1). Name of club.
2). Level (aka division) that the club is in, currently [2018-19]. Levels are shown at the foot of the chart. Also, there is a small chart further below here which shows all 9 levels in the Italian football pyramid.
3). Crest & colours [home colours from 2018-19].
4). Seasons in Italian 1st Division (Serie A): 87 seasons (1929-30 to 1942-43; 1946-47 to 2018-19).
5). Consecutive seasons in the 1st division [current/2018-19] – OR – Last season that the club was previously in the 1st Division.
6). Serie A clubs for 2018-19 are shown with crest and small home kit illustration [grey column down the middle of the chart].
7). Full name of club.
8). Italian titles: Italian titles [113 seasons] (1898-1915; 1920-1943; 1946-2018). (FIGC season 1921-22 not included. No title awarded in 1927 [Torino stripped of title]. No title awarded in 2005 [Juventus stripped of title].)

Here are the 20 all-time longest-serving clubs of Serie A (2018-19 is the 87th season of Italian 1st division football)…
with city-location and home average attendance from 20 Dec. 2019. 5 clubs below are not in Serie A in 2018-19, and their current divisional status is noted.
1). 87 seasons: Internazionale. Milan, Lombardy. Drawing 62.0 K (highest attendance in Italy, currently).
=2). 86 seasons: Roma. Rome, Lazio. Drawing 38.8 K (4th-highest).
=2). 86 seasons: Juventus. Turin, Piedmont. Drawing 39.9 K (3rd-highest).
4). 85 seasons: Milan. Milan, Lombardy. Drawing 38.8 K (4th-highest).
5). 81 seasons: Fiorentina. Florence, Tuscany. Drawing 31.4 K (7th-highest)
6). 76 seasons: Lazio. Rome, Lazio. Drawing 32.6 K (5th-highest).
7). 75 seasons: Torino. Turin, Piedmont. Drawing 19.2 K (12th-highest).
8). 73 seasons: Napoli. Naples, Campania. Drawing 31.7 K (6th-highest).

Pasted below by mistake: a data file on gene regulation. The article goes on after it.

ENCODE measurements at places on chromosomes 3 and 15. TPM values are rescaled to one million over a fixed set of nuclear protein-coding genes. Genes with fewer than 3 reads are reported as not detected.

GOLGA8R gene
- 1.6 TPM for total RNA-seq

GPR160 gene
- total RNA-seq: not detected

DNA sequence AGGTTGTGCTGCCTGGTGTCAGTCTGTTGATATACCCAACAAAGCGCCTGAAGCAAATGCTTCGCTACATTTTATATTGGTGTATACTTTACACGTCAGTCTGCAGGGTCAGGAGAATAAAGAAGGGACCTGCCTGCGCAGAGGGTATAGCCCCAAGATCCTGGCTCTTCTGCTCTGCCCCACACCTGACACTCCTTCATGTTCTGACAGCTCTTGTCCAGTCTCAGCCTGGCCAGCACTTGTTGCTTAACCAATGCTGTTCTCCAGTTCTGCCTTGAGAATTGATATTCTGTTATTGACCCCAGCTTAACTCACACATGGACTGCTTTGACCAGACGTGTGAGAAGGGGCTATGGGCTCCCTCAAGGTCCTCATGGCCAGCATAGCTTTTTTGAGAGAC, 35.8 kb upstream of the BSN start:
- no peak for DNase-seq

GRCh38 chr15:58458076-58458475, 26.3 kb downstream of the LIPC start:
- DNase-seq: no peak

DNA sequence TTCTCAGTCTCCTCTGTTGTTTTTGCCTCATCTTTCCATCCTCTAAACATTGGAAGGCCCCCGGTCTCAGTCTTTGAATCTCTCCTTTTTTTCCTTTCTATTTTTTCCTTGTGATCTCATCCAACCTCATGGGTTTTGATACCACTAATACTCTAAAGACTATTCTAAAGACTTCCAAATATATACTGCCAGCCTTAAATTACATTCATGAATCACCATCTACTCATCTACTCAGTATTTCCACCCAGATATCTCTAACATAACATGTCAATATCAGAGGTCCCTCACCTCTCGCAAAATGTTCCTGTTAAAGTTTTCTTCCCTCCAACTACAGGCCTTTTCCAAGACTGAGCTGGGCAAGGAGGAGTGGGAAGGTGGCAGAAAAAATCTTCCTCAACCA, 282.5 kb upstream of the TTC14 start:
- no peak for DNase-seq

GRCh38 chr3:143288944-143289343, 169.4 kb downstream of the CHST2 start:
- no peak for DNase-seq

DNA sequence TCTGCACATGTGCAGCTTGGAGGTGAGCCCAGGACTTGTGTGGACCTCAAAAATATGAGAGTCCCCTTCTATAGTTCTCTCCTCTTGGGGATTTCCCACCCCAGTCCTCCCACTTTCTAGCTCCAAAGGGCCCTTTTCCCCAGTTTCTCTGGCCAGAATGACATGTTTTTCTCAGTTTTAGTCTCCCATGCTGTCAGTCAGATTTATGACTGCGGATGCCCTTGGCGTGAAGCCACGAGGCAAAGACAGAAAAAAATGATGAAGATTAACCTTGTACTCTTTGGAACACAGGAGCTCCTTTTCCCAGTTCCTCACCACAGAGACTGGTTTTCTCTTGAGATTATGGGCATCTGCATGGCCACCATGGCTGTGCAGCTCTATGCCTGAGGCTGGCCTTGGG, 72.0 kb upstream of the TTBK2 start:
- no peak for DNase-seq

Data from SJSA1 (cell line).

9). 72 seasons: Bologna. Bologna, Emilia-Romagna. Drawing 21.5 K (9th-highest).
10). 62 seasons: Sampdoria. Genoa, Liguria. Drawing 19.3 K (11th-highest).
11). 58 seasons: Atalanta. Bergamo, Lombardy. Drawing 18.6 K (13th-highest).
12). 52 seasons: Genoa. Genoa, Liguria. Drawing 22.0 K (8th-highest).
13). 46 seasons: Udinese. Udine, Friuli-Venezia Guilia. Drawing 21.3 K (10th-highest).
14). 39 seasons: Cagliari. Cagliari, Island of Sardinia. Drawing 15.3 K (15th-highest).
=15). 30 seasons: Bari. Bari, Apulia. Attendance unavailable due to Bari currently playing in the amateur 4th division (Serie D).
=15). 30 seasons: Vicenza. Vicenza, Veneto. Drawing 8.3 K in the 3rd division (Serie C/Group B) [2nd-highest in the 3rd div].
17). 29 seasons: Palermo. Palermo, Island of Sicily. Drawing 13.2 K in the 2nd division (Serie B) [highest-draw in 2nd division & 16th-highest overall].
18). 28 Seasons: Hellas Verona. Verona, Veneto. Drawing 10.5 K in the 2nd division [5th-highest-draw in 2nd division & 24th-highest overall].
19). 26 seasons: Triestina. Trieste, Friuli-Venezia Guilia. Drawing 4.3 K in the 3rd division (Serie C).
20). 25 seasons: Parma. Parma, Emilia-Romagna. Drawing 15.5 K (14th-highest).
Attendance data from[Serie A].

I will have an All-time 1st Division chart (like this one), for Spain, in February.

Levels in the Italian Football Pyramid
(Top 3 levels are professional. Top 2 levels are national leagues; 3rd level is comprised of 3 regional groups. Amateur from the 4th level, down to the 9th level)…
A=1st Division: Serie A.
B=2nd Division: Serie B.
C=3rd Division: Serie C.
D=4th Div (1st-amateur): Serie D.
5th Div (2nd-amateur): Eccellenza.